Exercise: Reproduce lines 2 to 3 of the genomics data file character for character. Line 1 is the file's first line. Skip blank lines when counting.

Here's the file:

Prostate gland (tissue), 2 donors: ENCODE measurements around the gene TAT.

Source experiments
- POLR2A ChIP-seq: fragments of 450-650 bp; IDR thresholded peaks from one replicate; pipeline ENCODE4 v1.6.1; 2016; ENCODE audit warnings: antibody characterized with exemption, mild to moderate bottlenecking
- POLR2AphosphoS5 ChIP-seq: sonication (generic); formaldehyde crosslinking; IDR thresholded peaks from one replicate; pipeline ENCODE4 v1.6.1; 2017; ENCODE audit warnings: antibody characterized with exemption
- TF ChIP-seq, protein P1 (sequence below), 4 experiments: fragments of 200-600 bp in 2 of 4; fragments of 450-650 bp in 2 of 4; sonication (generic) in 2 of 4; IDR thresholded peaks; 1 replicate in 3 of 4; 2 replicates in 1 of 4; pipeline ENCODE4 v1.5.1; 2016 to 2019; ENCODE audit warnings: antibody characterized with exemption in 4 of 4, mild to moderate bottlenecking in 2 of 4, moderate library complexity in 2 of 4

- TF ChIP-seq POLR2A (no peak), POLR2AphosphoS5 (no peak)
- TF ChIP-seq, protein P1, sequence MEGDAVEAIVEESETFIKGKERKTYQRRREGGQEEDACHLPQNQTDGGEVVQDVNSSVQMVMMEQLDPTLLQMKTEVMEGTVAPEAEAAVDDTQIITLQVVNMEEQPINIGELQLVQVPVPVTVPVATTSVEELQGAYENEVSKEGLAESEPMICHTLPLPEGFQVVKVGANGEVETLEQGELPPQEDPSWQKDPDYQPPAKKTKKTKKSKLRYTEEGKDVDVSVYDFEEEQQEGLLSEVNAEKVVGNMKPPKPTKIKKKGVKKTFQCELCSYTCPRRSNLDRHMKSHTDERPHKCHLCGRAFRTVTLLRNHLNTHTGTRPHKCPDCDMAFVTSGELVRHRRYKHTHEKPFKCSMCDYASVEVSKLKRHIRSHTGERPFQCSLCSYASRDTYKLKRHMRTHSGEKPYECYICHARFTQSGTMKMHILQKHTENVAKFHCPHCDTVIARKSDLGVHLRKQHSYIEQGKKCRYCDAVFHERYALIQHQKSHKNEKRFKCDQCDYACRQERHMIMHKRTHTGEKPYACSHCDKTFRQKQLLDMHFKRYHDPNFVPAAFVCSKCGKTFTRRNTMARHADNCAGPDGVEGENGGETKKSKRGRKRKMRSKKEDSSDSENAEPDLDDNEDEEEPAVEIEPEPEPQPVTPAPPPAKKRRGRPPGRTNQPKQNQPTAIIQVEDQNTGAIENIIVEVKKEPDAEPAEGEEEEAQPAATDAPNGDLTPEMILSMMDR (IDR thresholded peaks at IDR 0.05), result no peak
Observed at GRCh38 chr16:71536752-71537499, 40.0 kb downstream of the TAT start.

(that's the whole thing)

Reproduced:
Source experiments
- POLR2A ChIP-seq: fragments of 450-650 bp; IDR thresholded peaks from one replicate; pipeline ENCODE4 v1.6.1; 2016; ENCODE audit warnings: antibody characterized with exemption, mild to moderate bottlenecking